[Haskell-cafe] Handling absent maintainers

Jason Dagit dagit at codersbase.com
Thu Jul 15 21:49:50 EDT 2010

On Thu, Jul 15, 2010 at 5:54 PM, Mark Wotton <mwotton at gmail.com> wrote:

> Hello all,
> I've recently had problems with haskell-src-meta. While it's a great
> package, it doesn't currently compile on GHC 6.12, and Matt Morrow
> doesn't seem to be around to push the version that does to Hackage.
> Our "one-world" approach with cabal seems to discourage forking as a
> casual act, so when a package that others rely on goes AWOL, it's very
> awkward to fix it.
> I can think of a few ways to get around my current problems:
> 1. upload haskell-src-meta-placeholder, or haskell-src-meta-mwotton,
> or something similar - this could be said to pollute the namespace,
> but would solve my immediate problem. I'd have to similarly specialise
> the chain of packages up to the one I actually want to use as well,
> though.
> 2. run my own hackage server and tell my users to use that instead.
> 3. ... profit?
> Ideally, I'd like to be able to say something like "cabal install
> my-hacked-package --as original-package" - are there fundamental
> reasons that wouldn't be possible, or a bad idea?

I haven't (yet) run into a completely AWOL maintainer.  Usually I can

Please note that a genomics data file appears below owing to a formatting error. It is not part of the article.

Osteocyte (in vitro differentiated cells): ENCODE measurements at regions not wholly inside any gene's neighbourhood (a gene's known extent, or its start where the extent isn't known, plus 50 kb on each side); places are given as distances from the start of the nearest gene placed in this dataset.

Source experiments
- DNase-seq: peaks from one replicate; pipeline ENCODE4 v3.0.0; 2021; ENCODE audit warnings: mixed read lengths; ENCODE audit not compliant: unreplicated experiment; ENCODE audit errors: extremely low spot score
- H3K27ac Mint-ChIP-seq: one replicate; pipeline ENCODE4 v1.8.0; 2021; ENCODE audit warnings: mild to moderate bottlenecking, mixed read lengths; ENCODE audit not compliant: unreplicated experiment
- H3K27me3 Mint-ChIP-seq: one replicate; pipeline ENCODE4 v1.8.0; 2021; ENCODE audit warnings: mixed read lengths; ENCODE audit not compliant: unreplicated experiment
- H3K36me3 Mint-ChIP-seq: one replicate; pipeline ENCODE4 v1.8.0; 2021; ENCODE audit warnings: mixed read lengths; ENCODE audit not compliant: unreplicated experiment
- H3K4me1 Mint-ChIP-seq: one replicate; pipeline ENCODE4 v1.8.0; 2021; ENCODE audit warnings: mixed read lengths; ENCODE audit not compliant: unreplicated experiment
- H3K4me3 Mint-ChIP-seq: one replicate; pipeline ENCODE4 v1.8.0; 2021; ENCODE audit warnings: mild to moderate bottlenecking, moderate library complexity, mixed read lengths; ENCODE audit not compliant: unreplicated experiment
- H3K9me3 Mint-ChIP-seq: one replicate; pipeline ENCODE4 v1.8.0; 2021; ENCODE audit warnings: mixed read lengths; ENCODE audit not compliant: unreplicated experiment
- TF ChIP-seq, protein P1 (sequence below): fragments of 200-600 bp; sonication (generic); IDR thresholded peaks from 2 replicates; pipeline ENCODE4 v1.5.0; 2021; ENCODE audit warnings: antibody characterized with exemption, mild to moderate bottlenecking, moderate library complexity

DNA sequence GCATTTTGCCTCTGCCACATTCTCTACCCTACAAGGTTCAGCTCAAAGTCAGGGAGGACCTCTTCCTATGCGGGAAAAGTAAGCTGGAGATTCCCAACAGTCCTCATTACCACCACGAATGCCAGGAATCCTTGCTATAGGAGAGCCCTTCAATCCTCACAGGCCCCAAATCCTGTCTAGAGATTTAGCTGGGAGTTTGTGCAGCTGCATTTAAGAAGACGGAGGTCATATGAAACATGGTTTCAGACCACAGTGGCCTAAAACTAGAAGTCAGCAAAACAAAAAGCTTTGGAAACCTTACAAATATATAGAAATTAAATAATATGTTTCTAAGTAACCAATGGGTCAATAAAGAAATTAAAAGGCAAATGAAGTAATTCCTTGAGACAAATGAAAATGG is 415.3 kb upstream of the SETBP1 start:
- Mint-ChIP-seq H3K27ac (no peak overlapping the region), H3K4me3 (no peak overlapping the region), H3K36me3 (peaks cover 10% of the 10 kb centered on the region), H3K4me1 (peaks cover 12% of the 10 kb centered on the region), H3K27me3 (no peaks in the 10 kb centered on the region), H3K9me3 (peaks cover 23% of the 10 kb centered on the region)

contact the maintainer and offer to upload a new version for them.  I'm
currently in this role with Takusen.  I'm not the Takusen maintainer, but I
expect to be uploading the next version soon as it looks like I've been
given permission.

I've had this happen with a couple other packages and it was always a
similar situation.  Negotiate with the listed maintainer to do an upload on
their behalf.  I've found that offering to do the work for them usually
helps tremendously.  And it makes a lot of practical sense.

Now, what you're proposing is interesting.  I believe github/patch-tag have
this model?  Everyone has their own branch of everything they contribute to,
listed right on the website?  This is inline with another idea I've heard
where we'd have a 'stable' hackage and 'unstable/dev' versions.  But, how
does this work for resolving and communicating dependencies?

On a philosophical note about cabal, cabal wants to be able to reason
statically about the API (types, functions, modules) a package provides.  So
flags should primarily be used to configure platform specific bits necessary
for compilation or implementation details, but not to change the API of a
compiled library.  From this point of view it seems to me that what your
describing needs to be baked into either the package name or the version --
that is whatever cabal is going to look at during constraint satisfaction.

I like your idea and I'd like to hear more about how we could accomplish it
within the philosophical framework that cabal already has.

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